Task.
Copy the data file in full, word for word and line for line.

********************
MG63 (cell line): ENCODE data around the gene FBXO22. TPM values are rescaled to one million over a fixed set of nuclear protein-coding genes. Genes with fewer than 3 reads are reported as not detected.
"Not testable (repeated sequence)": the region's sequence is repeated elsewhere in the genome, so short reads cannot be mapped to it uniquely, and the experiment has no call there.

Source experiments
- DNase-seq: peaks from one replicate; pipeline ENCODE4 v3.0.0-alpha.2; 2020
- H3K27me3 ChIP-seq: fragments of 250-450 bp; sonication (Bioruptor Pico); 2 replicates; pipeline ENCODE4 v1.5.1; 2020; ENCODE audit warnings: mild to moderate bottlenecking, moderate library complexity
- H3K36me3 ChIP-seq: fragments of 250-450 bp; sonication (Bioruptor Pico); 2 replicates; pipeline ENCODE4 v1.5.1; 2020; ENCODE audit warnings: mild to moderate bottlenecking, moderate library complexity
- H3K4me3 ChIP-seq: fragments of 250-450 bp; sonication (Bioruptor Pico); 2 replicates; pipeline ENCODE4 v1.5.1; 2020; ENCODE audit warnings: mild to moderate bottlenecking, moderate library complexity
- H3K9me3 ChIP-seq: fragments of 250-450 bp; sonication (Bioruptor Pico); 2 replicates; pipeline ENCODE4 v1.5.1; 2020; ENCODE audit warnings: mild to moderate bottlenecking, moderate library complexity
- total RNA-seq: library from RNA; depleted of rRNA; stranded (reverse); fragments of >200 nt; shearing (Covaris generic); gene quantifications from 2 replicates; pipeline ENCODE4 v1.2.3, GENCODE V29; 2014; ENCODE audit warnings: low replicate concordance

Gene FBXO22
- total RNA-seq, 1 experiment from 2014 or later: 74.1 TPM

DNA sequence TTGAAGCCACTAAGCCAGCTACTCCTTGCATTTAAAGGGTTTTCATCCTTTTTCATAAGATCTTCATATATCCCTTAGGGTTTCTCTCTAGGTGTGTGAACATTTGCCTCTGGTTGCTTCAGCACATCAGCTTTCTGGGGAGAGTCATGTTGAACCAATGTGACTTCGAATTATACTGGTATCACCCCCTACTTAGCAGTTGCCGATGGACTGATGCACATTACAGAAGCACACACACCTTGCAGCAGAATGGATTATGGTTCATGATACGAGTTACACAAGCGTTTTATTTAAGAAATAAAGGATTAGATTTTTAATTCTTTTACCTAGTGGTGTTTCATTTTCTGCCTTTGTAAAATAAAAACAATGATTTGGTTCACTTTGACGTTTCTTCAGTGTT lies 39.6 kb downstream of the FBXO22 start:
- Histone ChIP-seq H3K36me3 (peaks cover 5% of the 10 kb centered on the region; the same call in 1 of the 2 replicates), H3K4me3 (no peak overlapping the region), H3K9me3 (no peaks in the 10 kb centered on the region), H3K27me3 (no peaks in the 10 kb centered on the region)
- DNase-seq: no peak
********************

MG63 (cell line): ENCODE data around the gene FBXO22. TPM values are rescaled to one million over a fixed set of nuclear protein-coding genes. Genes with fewer than 3 reads are reported as not detected.
"Not testable (repeated sequence)": the region's sequence is repeated elsewhere in the genome, so short reads cannot be mapped to it uniquely, and the experiment has no call there.

Source experiments
- DNase-seq: peaks from one replicate; pipeline ENCODE4 v3.0.0-alpha.2; 2020
- H3K27me3 ChIP-seq: fragments of 250-450 bp; sonication (Bioruptor Pico); 2 replicates; pipeline ENCODE4 v1.5.1; 2020; ENCODE audit warnings: mild to moderate bottlenecking, moderate library complexity
- H3K36me3 ChIP-seq: fragments of 250-450 bp; sonication (Bioruptor Pico); 2 replicates; pipeline ENCODE4 v1.5.1; 2020; ENCODE audit warnings: mild to moderate bottlenecking, moderate library complexity
- H3K4me3 ChIP-seq: fragments of 250-450 bp; sonication (Bioruptor Pico); 2 replicates; pipeline ENCODE4 v1.5.1; 2020; ENCODE audit warnings: mild to moderate bottlenecking, moderate library complexity
- H3K9me3 ChIP-seq: fragments of 250-450 bp; sonication (Bioruptor Pico); 2 replicates; pipeline ENCODE4 v1.5.1; 2020; ENCODE audit warnings: mild to moderate bottlenecking, moderate library complexity
- total RNA-seq: library from RNA; depleted of rRNA; stranded (reverse); fragments of >200 nt; shearing (Covaris generic); gene quantifications from 2 replicates; pipeline ENCODE4 v1.2.3, GENCODE V29; 2014; ENCODE audit warnings: low replicate concordance

Gene FBXO22
- total RNA-seq, 1 experiment from 2014 or later: 74.1 TPM

DNA sequence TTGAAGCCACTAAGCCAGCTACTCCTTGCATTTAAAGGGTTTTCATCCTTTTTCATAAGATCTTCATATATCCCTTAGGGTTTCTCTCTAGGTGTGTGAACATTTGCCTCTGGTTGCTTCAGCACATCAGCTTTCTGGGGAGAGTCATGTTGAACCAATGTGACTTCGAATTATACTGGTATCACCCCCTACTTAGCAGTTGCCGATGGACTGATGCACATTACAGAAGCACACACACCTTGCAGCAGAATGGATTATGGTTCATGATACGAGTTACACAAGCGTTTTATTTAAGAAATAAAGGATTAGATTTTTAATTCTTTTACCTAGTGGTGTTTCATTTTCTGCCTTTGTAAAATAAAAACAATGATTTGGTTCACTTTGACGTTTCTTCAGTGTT lies 39.6 kb downstream of the FBXO22 start:
- Histone ChIP-seq H3K36me3 (peaks cover 5% of the 10 kb centered on the region; the same call in 1 of the 2 replicates), H3K4me3 (no peak overlapping the region), H3K9me3 (no peaks in the 10 kb centered on the region), H3K27me3 (no peaks in the 10 kb centered on the region)
- DNase-seq: no peak